Her well supported thesis is that humans have had and continue to have major impact upon evolution. Through the often inadvertent and sometimes intentional redistribution of species in such diverse ways as spreading them in the ballast tanks of ships to befouling our atmosphere and oceans and poaching endangered game in ways that change local ecologies to favor or disfavor species, we are hastening the process of evolution on Earth. And no small part of what we are doing is accelerating the rate at which myriad species are becoming extinct: the sixth extinction.

It is remarkable that her grim tale of planetary transformation is told with wit and in lay terms, making the book both entertaining and frightening while always enlightening. The take-away from all this? Ms. Kolbert doesn’t preach but, rather, she simply lays out the facts, leaving us to decide. For this reviewer, the lesson is clear. Unless steps are taken to alter major aspects of human activity, we may be creating a dismal fate for our own species as well as others, many already severely affected.

There are those who believe that we need not do anything about all this, that their God will intervene either to remedy the situation or effect the “Rapture” for the deserving. But even these folks must admit that they don’t have a timetable for their hoped for salvation, and this ought to motivate them to join forces with the rest of us to safeguard Earth for succeeding generations. Unfortunately, however, human behavior to date does not bode well for positive change.

Ms. Kolbert has accomplished an extraordinary feat with her book. Rarely have the prospects for a fatal future been related in such a witty and engaging manner.

*Highly Recommended*

Flash News and Thoughts on Independent Bookstores

FLASH!!! Zendoscopy selected as one of 20 indie books to have its review published in the 1 June 2014 issue of Kirkus Reviews!!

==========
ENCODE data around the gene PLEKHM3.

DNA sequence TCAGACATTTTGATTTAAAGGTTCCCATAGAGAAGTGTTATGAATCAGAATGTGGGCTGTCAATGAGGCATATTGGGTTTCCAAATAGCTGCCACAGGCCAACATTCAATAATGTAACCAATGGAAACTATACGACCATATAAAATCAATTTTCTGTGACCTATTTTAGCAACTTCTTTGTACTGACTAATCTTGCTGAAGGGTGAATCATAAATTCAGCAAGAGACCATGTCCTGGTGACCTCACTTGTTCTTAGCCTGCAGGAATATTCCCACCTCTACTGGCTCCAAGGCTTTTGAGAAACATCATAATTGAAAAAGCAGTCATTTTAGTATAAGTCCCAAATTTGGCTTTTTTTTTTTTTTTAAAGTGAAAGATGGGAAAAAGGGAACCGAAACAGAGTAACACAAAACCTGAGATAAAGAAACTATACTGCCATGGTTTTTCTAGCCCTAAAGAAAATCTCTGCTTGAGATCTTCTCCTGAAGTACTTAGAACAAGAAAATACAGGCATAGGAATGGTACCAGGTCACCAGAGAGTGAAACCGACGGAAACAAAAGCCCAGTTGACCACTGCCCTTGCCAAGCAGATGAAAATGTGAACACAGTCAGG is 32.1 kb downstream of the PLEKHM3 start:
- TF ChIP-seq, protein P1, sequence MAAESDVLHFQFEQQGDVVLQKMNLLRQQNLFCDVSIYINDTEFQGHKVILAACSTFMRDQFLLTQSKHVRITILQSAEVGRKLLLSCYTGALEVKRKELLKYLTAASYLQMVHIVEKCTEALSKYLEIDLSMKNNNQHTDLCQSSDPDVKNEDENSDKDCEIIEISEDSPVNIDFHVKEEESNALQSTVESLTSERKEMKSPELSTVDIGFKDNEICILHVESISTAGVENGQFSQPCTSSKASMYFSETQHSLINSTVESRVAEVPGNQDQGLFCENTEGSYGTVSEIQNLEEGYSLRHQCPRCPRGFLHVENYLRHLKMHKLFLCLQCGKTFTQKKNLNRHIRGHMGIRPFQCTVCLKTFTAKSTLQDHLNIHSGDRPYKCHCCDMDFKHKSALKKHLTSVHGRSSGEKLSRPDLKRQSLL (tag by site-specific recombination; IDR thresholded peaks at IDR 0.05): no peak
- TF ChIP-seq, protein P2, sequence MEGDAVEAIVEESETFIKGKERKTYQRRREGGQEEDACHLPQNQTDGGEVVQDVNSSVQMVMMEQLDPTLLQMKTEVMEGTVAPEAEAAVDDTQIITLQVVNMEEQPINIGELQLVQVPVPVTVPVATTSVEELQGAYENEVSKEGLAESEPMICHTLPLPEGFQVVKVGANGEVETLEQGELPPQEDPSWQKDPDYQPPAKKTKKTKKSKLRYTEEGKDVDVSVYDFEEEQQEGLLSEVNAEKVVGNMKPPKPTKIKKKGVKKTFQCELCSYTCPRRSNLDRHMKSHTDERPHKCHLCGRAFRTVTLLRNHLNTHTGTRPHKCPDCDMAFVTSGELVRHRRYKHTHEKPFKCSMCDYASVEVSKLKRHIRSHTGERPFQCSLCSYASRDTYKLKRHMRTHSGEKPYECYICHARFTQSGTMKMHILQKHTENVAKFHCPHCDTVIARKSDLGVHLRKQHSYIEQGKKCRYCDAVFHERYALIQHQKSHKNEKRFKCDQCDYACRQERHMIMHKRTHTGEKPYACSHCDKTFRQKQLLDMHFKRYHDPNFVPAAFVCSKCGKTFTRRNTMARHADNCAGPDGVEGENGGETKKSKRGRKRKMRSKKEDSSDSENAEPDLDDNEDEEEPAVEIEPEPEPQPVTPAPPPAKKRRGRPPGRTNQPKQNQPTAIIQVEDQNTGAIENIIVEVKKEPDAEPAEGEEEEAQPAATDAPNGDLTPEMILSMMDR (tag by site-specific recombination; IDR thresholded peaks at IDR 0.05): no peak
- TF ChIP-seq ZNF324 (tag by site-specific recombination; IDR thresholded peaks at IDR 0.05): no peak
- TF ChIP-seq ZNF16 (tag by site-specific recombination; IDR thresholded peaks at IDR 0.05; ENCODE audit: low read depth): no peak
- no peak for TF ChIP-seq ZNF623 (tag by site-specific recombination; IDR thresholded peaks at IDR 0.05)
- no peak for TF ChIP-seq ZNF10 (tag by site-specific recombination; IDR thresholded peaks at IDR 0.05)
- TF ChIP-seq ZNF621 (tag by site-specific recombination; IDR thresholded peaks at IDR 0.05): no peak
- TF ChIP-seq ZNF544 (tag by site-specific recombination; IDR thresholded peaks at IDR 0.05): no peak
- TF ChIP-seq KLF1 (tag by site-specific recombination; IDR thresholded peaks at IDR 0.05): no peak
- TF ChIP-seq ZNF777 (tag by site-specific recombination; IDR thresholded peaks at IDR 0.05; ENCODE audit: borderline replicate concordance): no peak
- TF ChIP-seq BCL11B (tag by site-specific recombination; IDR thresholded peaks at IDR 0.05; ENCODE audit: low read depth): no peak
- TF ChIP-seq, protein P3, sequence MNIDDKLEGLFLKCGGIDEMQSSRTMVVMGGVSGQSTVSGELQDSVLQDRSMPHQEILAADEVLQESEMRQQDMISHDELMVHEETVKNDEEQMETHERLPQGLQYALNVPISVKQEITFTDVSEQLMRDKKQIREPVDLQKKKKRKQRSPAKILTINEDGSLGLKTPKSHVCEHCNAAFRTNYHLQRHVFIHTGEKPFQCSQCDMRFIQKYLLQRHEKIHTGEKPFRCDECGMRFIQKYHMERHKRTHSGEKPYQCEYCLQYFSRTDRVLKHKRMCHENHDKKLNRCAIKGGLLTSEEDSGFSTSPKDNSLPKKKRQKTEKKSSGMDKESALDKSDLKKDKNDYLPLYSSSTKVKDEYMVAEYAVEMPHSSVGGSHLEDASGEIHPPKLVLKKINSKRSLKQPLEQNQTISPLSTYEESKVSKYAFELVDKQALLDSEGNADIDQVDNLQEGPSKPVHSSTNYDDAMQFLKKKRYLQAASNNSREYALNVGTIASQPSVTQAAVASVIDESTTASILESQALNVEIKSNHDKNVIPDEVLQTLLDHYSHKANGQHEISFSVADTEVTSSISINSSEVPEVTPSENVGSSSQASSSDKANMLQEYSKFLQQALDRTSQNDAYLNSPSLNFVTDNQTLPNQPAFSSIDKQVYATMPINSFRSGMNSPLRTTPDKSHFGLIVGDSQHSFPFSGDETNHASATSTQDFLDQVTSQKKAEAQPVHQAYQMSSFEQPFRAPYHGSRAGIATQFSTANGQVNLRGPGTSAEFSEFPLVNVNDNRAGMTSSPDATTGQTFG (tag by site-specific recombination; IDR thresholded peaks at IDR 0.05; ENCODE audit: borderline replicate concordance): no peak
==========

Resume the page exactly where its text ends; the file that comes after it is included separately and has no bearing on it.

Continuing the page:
And now, this week’s entry:  The Independent Bookstore: An Endangered Species

Books have been a critical part of my life almost from earliest memory. From the Golden Books read to me as a young child by my mother all the way to Christopher Hitchens, I have found delight and stimulation through reading.

I began my independent searching out of reading material while still in elementary school, when once every two weeks the L.A. Public Library’s “Bookmobile” would park on the school’s playground and open its door those of us hungry for words on a page. From Heinlein’s “The Red Planet” to Brooks’ “Freddy the Pig” stories, I devoured the Bookmobile’s offerings.

One day, my mother took me to a new treasure trove of literature. A claustrophobic cluster of little rooms packed with books called Lewis’ Book Store and owned, of course, by Mr. Lewis. I never knew his first name, but I remember him to this day. He was just what you’d expect of such a store’s owner: an older gentleman, short of physical stature, kind and willing to help a young boy find just the right book to take home for his collection. And take home books I did: The Hardy Boys, Tom Swift Jr., Rick Brant, the Winston Science Fiction Series, the Triple Title Series (Space, Space, Space; Ghosts, Ghosts, Ghosts…), Max Shulman’s Guided Tour of Campus Humor, and on and on and on.

I remember those days of poring over Mr. Lewis’ shelves and going home with new treasures with aching nostalgia. I had feelings then that simply aren’t duplicated when I conjure up Amazon.com on my PC or walk into the local Barnes and Noble.

But there are places where the feeling comes back.

There are still wonderful independent bookstores ripe for exploration: City Lights in San Francisco, Book Soup in West Hollywood, and others, but they are an endangered species. It’s so easy to download the latest e-book from Amazon Kindle or Barnes and Noble Nook, or to order hard copy from myriad online sellers. I know – I do it, too. But I feel sad and even a bit guilty about it, because we’ll have no one to blame but ourselves if we allow independent bookstores to become extinct.

Why do I raise this issue now? Because a local two store operation, Mysterious Galaxy, is closing its store in Redondo Beach. For those who follow my blog, the name will be familiar. Mysterious Galaxy is the store that hosted twenty authors at a recent “meet and greet”, giving us (yes, I was one of the twenty) the opportunity to court potential readers and sign copies of our books for those readers interested enough to buy. For those of us committed to the welfare of the independent bookstore, this closure is a major blow, and a sign that places with knowledgeable, helpful staff and offering real, material books that one can pick up, examine, and take home just as I used to do when I went to visit Mr. Lewis, could easily become a thing of the past.

Online booksellers and cavernous Barnes and Noble four-walled stores aren’t going to go away, but we must not let them completely bury wonderful independent and even some limited chain stores, like the dying Mysterious Galaxy or the fortunately still apparently healthy Vroman’s/Book Soup. Mr. Lewis would not approve their demise, and neither should the rest of us.